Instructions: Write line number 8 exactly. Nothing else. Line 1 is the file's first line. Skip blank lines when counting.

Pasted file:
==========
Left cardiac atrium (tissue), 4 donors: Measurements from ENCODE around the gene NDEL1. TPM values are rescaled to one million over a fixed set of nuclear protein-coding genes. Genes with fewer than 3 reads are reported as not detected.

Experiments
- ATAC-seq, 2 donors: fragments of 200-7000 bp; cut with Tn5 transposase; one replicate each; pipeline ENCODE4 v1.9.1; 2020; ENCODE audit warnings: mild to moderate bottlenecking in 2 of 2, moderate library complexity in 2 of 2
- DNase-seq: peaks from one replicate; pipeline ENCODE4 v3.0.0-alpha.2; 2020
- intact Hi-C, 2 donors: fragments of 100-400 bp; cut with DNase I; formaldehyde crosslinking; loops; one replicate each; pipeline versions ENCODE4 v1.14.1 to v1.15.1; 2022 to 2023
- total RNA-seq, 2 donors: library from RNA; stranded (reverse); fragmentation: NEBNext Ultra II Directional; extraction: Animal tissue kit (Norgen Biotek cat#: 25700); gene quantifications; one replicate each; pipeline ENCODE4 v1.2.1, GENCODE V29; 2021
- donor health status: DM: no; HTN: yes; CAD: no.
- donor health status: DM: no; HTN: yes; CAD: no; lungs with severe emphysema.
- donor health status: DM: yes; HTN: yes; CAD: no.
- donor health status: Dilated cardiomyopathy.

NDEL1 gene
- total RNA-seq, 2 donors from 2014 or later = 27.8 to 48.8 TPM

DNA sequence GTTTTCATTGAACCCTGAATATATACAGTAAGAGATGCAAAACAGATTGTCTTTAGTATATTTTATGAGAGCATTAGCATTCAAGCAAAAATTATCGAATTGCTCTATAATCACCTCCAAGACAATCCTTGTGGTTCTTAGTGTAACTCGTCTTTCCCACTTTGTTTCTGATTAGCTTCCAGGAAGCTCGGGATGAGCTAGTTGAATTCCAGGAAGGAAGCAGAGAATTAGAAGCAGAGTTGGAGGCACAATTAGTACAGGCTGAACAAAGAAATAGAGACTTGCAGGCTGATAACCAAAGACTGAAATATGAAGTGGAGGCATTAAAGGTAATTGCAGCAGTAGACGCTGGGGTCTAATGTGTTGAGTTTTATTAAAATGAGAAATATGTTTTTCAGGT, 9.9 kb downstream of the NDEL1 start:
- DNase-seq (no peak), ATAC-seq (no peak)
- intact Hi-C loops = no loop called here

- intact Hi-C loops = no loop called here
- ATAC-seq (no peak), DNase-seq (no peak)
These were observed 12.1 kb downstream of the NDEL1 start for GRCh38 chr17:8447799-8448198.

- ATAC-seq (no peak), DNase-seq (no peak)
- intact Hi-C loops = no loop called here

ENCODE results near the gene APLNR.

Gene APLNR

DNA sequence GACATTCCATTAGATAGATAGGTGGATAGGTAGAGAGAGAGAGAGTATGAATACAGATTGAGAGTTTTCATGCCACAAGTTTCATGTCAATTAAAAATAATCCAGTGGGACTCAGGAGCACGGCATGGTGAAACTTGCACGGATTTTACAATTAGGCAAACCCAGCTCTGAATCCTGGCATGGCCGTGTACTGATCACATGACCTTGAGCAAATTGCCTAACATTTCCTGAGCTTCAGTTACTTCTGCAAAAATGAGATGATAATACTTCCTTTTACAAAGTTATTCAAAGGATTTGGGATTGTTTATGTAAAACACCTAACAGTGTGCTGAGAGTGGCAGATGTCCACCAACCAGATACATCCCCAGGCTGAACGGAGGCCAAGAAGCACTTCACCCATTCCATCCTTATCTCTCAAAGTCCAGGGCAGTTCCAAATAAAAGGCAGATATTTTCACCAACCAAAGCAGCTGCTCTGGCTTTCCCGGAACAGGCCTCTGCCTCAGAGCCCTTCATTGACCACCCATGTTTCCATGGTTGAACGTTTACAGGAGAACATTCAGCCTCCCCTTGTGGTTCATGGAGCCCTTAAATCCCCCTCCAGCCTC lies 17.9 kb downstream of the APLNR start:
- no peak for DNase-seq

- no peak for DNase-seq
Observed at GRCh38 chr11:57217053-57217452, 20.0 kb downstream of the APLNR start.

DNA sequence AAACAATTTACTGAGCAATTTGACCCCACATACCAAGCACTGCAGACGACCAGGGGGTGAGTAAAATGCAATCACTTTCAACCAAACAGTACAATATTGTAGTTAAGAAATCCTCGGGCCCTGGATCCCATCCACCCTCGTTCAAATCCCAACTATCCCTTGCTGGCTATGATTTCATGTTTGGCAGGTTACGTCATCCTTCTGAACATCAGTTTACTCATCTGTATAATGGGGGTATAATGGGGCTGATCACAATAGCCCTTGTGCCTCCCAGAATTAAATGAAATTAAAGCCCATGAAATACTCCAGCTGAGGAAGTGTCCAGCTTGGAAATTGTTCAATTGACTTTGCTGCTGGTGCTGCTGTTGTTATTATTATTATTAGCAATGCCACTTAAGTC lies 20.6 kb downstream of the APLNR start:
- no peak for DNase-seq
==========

- donor health status: DM: no; HTN: yes; CAD: no; lungs with severe emphysema.